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Conceptions of medical humanities
  1. David Greaves,
  2. Martyn Evans
  1. Centre for Philosophy and Health Care, University of Wales

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    In the first issue of Medical Humanities we raised the question of the relationship between medical ethics (or bioethics) and medical humanities, and this question is presently receiving considerable attention. Last September it occupied two important meetings, one being a workshop at the International Association of Bioethics World Congress in London, and the other being a joint seminar involving Oxford University and the Hastings Center, the premier US bioethics institution. In North America as a whole, ethics and humanities have already begun converging, with scholarly associations joining forces and some university departments combining ethics and humanities in their titles.

    Here it is significant that this journal has been launched as a special edition of the Journal of Medical Ethics, giving the impression perhaps that humanities is either a subsidiary of, or an accessory to, ethics. However, this simply reflects the sequence in which the subjects have developed historically, and the relation between them could be seen in other ways. One view envisages medical ethics as just one among a number of subdisciplines, which jointly constitute a wider inquiry, medical humanities. Another sees medical humanities as a larger perspective through which ethical issues emerge as part of an interdisciplinary approach to medical practice and theory. On this view, moral issues are recognised as furnishing one of many pervasive elements of the whole of medical and health care. A third approach is to regard the medical humanities as a sustained exploration of both theory of knowledge (epistemology) and value-inquiry, as these are embodied in clinical medicine. Ethical values are central to, but do not exhaust, value-inquiry in medicine. Indeed, one could argue that a richer understanding of the widest range of human values and goals—as these feature in the lives and perspectives of patients and practitioners alike—is a crucial part of taking moral concerns seriously.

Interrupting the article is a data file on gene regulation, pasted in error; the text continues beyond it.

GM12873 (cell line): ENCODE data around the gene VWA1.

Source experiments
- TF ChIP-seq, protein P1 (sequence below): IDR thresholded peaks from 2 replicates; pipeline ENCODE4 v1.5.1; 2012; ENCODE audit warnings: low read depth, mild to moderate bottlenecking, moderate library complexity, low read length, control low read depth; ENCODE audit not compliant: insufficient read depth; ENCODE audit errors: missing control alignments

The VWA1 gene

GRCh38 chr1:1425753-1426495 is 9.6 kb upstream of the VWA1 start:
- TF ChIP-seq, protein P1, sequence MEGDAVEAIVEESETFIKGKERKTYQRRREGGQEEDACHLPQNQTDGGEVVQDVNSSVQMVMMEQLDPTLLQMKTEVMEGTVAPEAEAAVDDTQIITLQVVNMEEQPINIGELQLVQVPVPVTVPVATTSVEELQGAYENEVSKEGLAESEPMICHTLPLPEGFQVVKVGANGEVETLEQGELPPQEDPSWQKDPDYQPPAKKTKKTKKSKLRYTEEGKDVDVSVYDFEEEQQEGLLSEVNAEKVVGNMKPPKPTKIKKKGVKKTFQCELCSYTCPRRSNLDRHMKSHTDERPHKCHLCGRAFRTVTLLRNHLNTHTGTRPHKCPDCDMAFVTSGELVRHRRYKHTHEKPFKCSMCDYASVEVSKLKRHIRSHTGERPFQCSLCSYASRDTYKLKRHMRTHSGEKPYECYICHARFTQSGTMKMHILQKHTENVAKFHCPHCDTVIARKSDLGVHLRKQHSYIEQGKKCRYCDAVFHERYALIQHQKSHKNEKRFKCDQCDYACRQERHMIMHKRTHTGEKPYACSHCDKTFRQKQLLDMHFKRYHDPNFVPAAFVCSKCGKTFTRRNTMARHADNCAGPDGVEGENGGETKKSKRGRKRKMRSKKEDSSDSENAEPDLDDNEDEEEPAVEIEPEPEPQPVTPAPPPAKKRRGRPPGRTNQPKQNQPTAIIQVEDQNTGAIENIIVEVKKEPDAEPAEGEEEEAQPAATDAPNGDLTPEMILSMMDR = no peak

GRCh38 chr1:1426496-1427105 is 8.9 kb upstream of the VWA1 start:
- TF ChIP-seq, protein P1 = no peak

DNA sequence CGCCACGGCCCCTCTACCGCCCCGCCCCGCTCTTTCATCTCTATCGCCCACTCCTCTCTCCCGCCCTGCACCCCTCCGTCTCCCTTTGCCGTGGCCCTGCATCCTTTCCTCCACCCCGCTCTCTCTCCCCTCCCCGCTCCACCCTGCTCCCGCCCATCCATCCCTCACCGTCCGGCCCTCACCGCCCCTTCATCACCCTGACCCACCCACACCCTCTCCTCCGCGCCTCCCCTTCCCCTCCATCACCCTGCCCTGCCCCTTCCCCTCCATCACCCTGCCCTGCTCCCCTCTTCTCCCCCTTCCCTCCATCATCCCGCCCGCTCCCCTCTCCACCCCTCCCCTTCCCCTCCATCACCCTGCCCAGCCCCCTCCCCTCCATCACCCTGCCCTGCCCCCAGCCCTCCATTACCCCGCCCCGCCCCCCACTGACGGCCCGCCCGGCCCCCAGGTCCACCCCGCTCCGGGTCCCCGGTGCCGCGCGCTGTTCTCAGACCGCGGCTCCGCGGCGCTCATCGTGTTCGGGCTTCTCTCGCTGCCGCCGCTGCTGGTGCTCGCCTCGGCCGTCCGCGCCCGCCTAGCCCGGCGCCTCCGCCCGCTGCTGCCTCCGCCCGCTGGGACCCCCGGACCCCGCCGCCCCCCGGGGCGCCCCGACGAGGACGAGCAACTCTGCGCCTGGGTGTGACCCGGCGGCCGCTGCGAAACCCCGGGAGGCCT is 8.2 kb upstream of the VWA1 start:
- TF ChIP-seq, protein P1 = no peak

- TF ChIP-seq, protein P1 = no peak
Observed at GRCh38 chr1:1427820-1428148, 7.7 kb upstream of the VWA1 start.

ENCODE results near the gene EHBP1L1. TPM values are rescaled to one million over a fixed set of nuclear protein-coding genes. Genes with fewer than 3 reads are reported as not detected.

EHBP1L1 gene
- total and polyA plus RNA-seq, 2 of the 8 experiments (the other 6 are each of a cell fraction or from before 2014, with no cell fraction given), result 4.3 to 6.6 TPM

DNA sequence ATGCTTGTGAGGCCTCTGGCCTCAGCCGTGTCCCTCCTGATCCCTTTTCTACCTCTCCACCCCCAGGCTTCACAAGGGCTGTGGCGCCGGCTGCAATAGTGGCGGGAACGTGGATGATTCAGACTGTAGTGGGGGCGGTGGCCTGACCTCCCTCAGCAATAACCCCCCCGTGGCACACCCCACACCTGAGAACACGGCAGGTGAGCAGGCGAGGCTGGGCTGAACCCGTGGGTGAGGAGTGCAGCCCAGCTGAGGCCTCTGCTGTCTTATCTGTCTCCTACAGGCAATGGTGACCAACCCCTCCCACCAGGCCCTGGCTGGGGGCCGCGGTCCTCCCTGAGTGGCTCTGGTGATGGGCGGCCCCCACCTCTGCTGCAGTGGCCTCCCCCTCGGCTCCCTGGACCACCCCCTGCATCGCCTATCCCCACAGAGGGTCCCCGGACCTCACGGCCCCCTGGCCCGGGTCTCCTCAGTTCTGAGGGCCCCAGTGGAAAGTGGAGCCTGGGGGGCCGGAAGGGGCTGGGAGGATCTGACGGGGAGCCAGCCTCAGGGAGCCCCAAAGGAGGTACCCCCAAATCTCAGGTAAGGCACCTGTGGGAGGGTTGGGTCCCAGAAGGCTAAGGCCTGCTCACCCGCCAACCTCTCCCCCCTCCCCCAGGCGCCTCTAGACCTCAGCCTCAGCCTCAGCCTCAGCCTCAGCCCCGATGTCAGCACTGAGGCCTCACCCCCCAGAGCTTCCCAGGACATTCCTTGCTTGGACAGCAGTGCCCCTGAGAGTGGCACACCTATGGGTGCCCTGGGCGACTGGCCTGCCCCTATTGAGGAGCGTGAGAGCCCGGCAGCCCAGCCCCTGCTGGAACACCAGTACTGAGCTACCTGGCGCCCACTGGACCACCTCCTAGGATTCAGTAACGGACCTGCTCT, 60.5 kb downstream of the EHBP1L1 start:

Readers of both this journal and its “parent” may take different views on this question, and we hope to prompt your contributions to lively correspondence and debate in future issues.

    In the present issue we continue the general task of establishing some characteristic enquiries within the integrated conception of the medical humanities—that conception under which humanities perspectives are taken to lie alongside the natural sciences at the core of our understanding of medicine's nature and goals. Thus in addition to our regular columns, this issue carries six substantial papers from different disciplinary and geographical sources.

    First, physician Leopoldo Acuna from La Plata University, Argentina relates how medical humanities was established in Argentina more than two decades ago, drawing on European influences but strikingly predating the arrival of medical humanities as a self conscious area of study in Europe.

    This is followed by two papers in a crucial area for the medical humanities' credibility, namely the evaluation of evidence for the health-related impact of the arts and humanities. Architect Peter Scher and Arts for Health Director Peter Senior present the first published report of their study of the impact of arts interventions in a hospital environment (and, incidentally, this journal's first “empirical” paper). Writer Mark Robinson continues this theme in the context of “therapeutic” expressive writing—asking whether, beyond simply writing at all, it matters therapeutically whether the writing is done well.

    Then Strasbourg-based general practitioner Iain Bamforth offers what is both a discussion and an instance of expressive writing, in his elegant study of the ambiguity between suffering, purpose, and literature in both the illness and the art of Franz Kafka—and in the medical treatment Kafka received and described.

    Our last two papers, in both origin and subject matter, reflect the special role of narrative in constructing meaning; significantly both come from practitioners in psychiatric services. Psychiatrist Jeremy Holmes examines psychotherapy as the quintessential “narrative” clinical specialism, and as a vivid example of the need for narrative to be integrated with evidence-based medicine, before the clinical skills associated with narrative are submerged by the pressure of the evidence-base paradigm. Finally, psychiatric nursing professor Phil Barker gives us an intriguing reflection on the all-pervading role of metaphor in our lives and self conceptions, and thence in the way we try to give meaning to our experiences of suffering and death—recognising the resources for metaphor which the liberal arts offer us.

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    Footnotes

    • David Greaves and Martyn Evans are Senior Lecturers at the Centre for Philosophy and Health Care, University of Wales Swansea, Swansea SA2 8PP.

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